Whether you burn fat or carbs is a matter of exercise intensity
Exercise intensity is usually measured with the VO2 max. What is it? VO2 max is a number that determines your body’s ability to consume oxygen. It can be measured in a lab by wearing a mask connected to a machine that estimates your oxygen consumption while running.
The human body consumed mostly fat as a fuel when the intensity level is below 50% of the VO2 max. As the intensity level increases above 50% of the VO2 max, more carbohydrates are burnt as fuel, although fats are used as well. In general, when exercise intensity is between 50 and 70-75%, fats produce 40-50% of the energy (and the rest is produced by burning carbs). At intensity levels above 75%, carbohydrates become the predominant source of energy. This is essentially due to the fact that energy from fats is released slower than energy from carbohydrates, especially at intensity levels above 60% of VO2 max.
Fats come from the adipose tissue, whereas carbohydrates partly derive from blood glucose, although mostly from muscle glycogen. After 90 minutes of continuous training, the contribution of carbohydrates sensibly decreases. At that point, fatty acids become the major source of energy and, since fats are burnt slower, at this stage endurance athletes usually have to reduce their pace and slow down.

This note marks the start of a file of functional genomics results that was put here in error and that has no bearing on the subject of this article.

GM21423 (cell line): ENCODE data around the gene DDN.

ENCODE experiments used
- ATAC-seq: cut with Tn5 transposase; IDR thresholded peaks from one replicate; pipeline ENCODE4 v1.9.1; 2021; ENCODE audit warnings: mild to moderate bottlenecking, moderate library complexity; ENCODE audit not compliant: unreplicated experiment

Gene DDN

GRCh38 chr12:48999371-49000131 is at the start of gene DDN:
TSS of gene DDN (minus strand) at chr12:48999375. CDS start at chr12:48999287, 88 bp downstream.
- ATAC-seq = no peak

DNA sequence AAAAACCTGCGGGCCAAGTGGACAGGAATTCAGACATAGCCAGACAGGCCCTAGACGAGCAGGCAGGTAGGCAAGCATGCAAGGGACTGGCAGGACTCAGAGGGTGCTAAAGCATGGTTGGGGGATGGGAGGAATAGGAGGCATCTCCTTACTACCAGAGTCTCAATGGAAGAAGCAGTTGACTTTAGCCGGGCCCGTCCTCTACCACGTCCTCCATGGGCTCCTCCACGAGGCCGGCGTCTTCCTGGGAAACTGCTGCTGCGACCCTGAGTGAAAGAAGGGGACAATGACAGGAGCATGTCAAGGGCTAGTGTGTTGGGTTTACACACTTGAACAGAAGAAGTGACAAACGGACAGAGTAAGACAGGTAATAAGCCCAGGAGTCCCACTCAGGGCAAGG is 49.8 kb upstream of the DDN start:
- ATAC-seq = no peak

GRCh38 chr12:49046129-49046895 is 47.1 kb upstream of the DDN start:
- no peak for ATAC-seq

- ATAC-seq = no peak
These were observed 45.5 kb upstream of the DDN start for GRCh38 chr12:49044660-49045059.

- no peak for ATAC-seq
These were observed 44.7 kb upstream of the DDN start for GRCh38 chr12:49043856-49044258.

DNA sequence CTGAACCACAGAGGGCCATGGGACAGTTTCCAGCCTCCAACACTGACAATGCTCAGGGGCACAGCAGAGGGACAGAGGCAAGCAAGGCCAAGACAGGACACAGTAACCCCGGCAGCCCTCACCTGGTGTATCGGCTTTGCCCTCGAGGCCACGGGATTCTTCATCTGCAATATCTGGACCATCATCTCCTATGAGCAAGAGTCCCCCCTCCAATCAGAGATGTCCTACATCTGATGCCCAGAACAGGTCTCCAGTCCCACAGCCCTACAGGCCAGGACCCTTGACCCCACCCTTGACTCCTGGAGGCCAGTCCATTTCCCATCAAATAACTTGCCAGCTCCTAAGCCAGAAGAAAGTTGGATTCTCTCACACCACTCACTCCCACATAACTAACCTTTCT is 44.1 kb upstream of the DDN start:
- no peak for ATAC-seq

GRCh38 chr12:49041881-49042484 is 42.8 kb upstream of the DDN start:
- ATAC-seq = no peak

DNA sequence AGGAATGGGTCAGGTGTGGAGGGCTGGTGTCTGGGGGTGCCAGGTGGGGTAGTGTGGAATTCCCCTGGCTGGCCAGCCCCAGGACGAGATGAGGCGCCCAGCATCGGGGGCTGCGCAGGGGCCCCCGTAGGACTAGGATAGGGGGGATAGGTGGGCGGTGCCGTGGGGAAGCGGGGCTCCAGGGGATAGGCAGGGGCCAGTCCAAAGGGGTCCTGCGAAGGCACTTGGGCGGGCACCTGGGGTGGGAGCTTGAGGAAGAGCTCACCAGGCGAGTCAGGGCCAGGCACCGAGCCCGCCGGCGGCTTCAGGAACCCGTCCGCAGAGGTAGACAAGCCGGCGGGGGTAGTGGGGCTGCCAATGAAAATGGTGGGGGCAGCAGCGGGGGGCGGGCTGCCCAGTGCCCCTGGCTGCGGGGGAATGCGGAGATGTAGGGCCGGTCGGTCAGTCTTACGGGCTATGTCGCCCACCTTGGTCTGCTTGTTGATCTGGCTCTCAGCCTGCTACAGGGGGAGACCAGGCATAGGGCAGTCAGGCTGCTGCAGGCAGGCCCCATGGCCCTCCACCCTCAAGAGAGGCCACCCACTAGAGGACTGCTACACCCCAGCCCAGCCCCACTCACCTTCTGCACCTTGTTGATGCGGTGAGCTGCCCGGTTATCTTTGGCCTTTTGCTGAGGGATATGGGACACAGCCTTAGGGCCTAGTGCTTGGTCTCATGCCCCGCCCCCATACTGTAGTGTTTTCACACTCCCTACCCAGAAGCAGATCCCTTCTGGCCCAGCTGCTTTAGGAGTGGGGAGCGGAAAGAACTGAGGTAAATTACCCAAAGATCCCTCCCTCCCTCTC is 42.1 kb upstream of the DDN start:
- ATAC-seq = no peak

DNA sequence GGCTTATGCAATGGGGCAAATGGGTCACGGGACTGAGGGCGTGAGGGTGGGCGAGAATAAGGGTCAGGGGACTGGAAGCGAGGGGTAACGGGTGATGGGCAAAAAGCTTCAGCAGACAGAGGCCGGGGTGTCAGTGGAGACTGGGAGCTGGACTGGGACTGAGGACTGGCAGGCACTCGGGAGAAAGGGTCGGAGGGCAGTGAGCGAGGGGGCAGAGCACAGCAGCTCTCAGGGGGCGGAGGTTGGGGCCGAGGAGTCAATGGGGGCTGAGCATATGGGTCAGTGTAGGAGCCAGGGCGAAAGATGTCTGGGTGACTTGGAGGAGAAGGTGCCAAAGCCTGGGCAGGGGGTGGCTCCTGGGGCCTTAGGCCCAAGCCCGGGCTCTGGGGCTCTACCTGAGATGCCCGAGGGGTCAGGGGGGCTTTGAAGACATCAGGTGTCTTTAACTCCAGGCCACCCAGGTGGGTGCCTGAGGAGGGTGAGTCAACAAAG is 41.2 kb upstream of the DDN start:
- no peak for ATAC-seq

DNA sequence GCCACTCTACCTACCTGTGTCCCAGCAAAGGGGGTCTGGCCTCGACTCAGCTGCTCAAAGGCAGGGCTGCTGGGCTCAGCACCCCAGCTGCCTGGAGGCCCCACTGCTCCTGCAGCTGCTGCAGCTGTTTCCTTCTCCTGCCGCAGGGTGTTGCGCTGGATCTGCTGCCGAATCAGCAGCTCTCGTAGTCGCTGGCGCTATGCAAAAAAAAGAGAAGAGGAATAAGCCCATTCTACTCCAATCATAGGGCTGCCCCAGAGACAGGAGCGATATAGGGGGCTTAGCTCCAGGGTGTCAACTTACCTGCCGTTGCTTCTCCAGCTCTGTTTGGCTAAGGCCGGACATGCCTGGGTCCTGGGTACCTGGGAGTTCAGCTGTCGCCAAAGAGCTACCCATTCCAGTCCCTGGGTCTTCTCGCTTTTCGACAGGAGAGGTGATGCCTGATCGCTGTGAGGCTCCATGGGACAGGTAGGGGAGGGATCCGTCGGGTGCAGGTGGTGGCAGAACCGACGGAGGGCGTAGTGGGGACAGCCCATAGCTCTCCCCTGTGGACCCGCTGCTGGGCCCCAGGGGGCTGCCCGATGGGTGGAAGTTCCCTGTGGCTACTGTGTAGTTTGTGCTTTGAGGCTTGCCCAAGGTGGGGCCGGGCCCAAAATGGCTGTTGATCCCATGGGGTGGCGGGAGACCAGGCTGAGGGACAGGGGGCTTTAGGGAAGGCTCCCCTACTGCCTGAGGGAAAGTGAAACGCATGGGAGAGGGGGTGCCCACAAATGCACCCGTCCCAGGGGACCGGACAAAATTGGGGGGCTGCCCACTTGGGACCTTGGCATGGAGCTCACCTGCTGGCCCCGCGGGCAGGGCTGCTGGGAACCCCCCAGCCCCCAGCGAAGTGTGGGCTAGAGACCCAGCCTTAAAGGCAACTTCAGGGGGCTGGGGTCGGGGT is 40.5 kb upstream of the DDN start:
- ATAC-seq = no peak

It takes 3 hours of exercise at 60-80% VO2 max before glycogen becomes depleted 
Take home messages
- As the intensity level increases, carbohydrates are used as fuel preferably than fats.
- Carbohydrates cannot sustain exercise for more than 90 minutes.
- Prolonged exercise has to be sustained by fatty acids but the pace and the exercise intensity level has to be reduced.
Did you know that?
If you want to lose weight and burn fat, you’d better prefer types of physical activity that will not make you pant too much, since fat is the preferred source of energy at low intensity.
References H. Daries, Nutrition for Sport and Exercise : a Practical Guide. Wiley-Blackwell, 2012.